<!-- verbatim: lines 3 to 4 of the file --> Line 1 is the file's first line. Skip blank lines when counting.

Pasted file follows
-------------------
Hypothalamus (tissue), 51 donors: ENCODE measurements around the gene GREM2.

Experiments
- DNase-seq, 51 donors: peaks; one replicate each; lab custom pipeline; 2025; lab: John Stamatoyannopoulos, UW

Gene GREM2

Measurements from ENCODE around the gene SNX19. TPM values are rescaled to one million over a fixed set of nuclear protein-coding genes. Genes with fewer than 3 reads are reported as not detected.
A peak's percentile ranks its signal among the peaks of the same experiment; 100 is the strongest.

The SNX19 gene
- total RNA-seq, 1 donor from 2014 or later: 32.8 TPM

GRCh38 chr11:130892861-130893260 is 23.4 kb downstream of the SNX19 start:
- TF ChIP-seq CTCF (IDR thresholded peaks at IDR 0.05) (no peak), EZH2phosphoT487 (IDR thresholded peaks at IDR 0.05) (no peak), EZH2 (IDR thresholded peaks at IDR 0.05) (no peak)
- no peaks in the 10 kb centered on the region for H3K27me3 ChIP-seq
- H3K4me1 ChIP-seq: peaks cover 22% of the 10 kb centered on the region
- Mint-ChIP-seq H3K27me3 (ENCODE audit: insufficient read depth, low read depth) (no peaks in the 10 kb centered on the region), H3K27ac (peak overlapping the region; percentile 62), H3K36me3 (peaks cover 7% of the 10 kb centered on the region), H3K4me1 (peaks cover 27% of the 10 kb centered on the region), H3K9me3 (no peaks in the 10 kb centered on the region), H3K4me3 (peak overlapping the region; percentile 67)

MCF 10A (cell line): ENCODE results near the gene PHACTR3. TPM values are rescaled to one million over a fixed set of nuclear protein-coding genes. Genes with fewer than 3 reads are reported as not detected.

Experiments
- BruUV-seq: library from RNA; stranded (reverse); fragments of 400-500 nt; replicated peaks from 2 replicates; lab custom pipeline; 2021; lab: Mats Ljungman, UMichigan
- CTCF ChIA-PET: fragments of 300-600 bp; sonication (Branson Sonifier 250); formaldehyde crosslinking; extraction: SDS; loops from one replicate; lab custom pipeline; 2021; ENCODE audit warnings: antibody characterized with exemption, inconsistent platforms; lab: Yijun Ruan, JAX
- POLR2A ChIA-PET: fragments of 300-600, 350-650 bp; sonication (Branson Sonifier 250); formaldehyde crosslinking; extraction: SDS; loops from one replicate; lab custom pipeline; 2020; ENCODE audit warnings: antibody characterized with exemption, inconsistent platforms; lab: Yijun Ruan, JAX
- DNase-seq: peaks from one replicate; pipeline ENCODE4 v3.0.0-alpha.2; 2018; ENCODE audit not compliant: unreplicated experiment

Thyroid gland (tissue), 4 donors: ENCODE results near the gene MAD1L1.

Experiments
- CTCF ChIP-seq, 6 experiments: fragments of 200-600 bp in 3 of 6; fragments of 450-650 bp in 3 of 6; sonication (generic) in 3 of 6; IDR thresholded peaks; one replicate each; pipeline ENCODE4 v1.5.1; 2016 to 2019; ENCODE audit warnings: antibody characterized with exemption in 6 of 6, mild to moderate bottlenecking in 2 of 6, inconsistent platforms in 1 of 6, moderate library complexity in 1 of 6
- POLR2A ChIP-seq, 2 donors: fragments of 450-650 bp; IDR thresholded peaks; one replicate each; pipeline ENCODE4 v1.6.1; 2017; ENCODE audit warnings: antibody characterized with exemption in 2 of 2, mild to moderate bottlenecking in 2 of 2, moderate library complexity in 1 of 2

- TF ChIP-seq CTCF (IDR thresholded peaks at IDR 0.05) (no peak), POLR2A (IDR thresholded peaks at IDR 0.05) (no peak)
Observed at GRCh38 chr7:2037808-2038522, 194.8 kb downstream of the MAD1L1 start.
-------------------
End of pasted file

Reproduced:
- DNase-seq, 51 donors: peaks; one replicate each; lab custom pipeline; 2025; lab: John Stamatoyannopoulos, UW

Gene GREM2